Early Settlers of
Their Descendants...Their Stories...Their Achievements
Lifting the Mists of History on Their Way of Life
By: Ethelene Dyer Jones
In praise of a noble mountain man: Dr. Mauney Douglas Collins
Union County has produced some worthy citizens. One of them was Dr. Mauney Douglas Collins, an extraordinary educator.
Some men are of an age and a place; others are timeless and of inestimable station. Such a man was Dr. Mauney Douglas Collins, lowly in beginnings but propelled by his extraordinary vision and inordinate accomplishments.
This noble mountain man had been a farmer, a merchant, a teacher, a banker, an evangelist, a pastor, a lecturer, a writer, an editor, and an administrator.
But what of his beginnings? From what roots did this mountain man spring?
His paternal grandparents were Francis
and Rutha Nix Collins and his maternal grandparents were Marion and
Goforth Jackson. His great-grandparents,
Thompson and Celia Self Collins, were early settlers in
Reared as a farm lad, Mauney Douglas
Collins learned early to shoulder responsibilities.
Choestoe District where his family lived had
good farm land. Archibald Benjamin
Collins, Mauney’s father, was a farmer of note and a tradesman, dealing
sheep, cattle and hogs. Ben and his
brother, “Bud” Collins (Francis Jasper) had the first threshing machine
district. They served
Ben Collins was a country store merchant. Much of the trade at his store was in barter. He took in payment for store goods such farm and forest products as eggs, chickens, sorghum syrup, dried apples, chestnuts, chinquapins, herbs and tanned skins of animals.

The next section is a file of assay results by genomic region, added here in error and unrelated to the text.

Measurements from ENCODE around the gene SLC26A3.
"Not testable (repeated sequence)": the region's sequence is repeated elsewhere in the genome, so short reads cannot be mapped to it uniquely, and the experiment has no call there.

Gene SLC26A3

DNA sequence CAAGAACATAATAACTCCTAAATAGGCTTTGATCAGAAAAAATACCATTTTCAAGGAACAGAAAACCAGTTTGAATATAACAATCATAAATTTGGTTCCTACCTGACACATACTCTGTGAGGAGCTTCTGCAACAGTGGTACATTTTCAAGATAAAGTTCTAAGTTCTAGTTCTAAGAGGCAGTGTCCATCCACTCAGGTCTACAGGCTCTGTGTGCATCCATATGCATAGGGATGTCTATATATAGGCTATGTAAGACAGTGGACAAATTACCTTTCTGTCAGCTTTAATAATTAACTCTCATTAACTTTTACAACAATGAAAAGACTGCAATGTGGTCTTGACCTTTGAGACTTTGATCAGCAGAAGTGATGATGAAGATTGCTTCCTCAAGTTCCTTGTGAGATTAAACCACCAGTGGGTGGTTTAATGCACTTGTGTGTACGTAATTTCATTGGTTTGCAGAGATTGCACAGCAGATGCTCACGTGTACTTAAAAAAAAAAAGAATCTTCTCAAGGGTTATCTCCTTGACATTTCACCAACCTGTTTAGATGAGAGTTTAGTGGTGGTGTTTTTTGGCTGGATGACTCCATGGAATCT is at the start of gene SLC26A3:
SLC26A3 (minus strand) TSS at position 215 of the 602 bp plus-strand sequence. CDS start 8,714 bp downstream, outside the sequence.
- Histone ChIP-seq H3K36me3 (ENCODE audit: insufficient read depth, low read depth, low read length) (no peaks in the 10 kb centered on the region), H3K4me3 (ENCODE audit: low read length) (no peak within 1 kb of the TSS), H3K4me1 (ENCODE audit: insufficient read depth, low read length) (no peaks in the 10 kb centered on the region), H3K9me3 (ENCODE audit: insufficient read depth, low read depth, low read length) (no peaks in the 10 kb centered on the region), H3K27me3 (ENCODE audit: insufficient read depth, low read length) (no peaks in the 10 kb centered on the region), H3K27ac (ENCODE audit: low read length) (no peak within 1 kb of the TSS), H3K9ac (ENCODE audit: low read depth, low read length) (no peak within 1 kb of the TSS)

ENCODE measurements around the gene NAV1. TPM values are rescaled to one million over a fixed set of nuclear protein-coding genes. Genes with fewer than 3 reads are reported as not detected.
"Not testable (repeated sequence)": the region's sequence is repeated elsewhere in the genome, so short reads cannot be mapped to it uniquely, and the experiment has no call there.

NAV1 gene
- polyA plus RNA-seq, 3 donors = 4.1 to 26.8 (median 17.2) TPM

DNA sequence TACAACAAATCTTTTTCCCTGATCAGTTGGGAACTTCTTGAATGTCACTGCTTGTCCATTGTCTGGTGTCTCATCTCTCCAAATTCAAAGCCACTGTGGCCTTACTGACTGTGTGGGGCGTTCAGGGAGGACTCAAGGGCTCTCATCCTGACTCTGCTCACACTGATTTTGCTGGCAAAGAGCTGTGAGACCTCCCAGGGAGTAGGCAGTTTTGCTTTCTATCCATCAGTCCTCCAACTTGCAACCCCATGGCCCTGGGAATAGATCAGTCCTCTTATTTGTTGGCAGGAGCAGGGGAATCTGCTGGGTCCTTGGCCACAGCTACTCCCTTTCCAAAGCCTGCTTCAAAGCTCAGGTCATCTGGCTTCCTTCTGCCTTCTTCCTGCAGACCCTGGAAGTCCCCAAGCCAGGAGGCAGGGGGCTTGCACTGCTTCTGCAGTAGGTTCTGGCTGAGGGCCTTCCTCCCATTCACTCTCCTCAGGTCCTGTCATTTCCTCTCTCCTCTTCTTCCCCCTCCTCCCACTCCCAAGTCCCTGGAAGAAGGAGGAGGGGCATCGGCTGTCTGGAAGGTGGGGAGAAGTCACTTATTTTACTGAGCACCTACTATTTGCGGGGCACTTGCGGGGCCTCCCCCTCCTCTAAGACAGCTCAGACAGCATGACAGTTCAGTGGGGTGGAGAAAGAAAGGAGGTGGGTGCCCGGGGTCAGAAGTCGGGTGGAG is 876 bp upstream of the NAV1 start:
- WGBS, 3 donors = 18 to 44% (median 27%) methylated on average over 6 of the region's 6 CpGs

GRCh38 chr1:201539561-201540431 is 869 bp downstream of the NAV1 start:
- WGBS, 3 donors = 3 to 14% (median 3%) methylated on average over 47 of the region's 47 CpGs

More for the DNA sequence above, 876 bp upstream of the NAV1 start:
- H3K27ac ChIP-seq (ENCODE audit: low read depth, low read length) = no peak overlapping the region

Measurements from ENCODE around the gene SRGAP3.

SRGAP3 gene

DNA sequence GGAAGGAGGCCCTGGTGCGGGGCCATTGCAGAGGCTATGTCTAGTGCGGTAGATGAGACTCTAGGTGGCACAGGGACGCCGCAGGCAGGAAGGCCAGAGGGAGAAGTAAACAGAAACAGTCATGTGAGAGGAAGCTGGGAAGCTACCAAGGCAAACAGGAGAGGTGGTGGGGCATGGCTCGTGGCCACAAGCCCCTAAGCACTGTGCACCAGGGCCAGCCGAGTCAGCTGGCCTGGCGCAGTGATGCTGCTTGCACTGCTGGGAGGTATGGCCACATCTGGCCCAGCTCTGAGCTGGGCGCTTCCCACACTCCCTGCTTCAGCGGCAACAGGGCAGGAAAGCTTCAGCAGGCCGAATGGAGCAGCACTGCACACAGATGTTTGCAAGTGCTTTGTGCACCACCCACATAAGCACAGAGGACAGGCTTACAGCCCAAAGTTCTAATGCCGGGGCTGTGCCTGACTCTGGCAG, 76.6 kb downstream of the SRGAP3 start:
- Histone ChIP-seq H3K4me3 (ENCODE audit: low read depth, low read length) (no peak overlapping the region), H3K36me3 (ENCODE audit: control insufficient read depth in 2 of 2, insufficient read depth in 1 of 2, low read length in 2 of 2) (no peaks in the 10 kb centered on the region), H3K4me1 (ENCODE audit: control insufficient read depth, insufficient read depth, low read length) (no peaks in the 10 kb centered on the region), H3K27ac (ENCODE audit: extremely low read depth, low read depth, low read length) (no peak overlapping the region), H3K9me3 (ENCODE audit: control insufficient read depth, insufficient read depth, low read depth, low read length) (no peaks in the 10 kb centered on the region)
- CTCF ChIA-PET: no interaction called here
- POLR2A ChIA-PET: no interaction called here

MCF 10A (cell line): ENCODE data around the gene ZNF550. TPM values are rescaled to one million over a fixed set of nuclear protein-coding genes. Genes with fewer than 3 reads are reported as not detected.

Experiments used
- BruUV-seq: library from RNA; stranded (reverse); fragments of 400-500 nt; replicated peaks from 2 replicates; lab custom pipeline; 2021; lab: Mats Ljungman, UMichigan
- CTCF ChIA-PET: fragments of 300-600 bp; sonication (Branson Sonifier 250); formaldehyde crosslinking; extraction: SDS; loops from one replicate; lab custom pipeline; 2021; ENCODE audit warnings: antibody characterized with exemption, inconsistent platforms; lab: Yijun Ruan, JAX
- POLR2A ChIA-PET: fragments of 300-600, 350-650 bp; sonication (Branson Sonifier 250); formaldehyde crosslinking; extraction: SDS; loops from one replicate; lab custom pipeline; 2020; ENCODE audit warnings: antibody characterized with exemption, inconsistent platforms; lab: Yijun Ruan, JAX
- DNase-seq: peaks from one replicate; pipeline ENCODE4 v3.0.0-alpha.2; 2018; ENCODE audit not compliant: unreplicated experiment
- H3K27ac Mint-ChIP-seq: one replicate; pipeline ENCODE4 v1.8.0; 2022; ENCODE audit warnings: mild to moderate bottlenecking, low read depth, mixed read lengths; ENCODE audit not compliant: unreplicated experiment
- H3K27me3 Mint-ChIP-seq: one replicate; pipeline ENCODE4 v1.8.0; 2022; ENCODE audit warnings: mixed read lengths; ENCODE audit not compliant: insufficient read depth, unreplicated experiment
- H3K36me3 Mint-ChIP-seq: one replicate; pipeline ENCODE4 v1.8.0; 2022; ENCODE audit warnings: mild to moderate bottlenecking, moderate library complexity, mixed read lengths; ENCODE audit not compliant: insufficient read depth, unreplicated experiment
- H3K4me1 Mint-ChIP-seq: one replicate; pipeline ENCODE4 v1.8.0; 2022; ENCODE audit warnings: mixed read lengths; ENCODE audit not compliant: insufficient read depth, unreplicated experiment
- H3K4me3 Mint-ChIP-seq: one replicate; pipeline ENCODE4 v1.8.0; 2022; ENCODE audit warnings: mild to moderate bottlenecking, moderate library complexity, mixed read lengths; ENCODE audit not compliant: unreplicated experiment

These bartered goods he hauled over the mountainous Logan Turnpike to the market in Gainesville and there traded them for coffee, sugar, piece goods, nails and other hardware, and various ‘store-bought’ commodities.
Ben Collins drove livestock over this
same route to market, and in
When the gold mine opened in the Coosa District of Union County northwest of Choestoe, Ben Collins established his second store there.
Mauney Collins, as a very young lad, was involved in the entrepreneurships of his father and uncle, learning from them by going on trade excursions and by working in the stores.
When Mauney Collins was five years old, he started school at Old Liberty, a one-room building serving as both a school and church. His uncle, Tom Jackson, was the boy’s first teacher. The young child showed great promise as a student. He studied from well-worn textbooks passed down from his older sister Nina and cousins. The school term lasted at the most four months, conducted at periods when work on the farm was not as demanding.
In 1897 a tragedy struck the Collins family and the whole community. It was the year of the great typhoid epidemic. All in the family took the dreaded fever and struggled to survive. A hard-working housekeeper, Sallie Kimsey, helped the Collins family during that trying time. Dr. McCravey made his weary rounds by horseback from Blairsville, eight miles away, doing what he could to attend the family with the medicines available then.
Bereft, his young widow, Mary Louise
Jackson Collins, gradually regained her strength from the effects of
fever. She began evaluating ways to rear
her family of seven. The second child,
Francis Arthur, had died at age one in 1884.
Mauney Douglas was eleven when his father died.
The eldest, Nina Idaho, was fifteen, and the
baby, Dorothy Dora, was only one month old,
It was to be a hard road in a good land.
(Next week: More on the life of Dr. M. D. Collins.)
c2003 by Ethelene Dyer Jones; published September 25, 2003 in The Union Sentinel, Blairsville, GA. Reprinted by permission. All rights reserved.
[Ethelene Dyer Jones is a retired educator, freelance writer, poet, and historian. She may be reached at e-mail firstname.lastname@example.org; phone 478-453-8751; or mail 1708 Cedarwood Road, Milledgeville, GA 31061-2411.]
February 5, 2009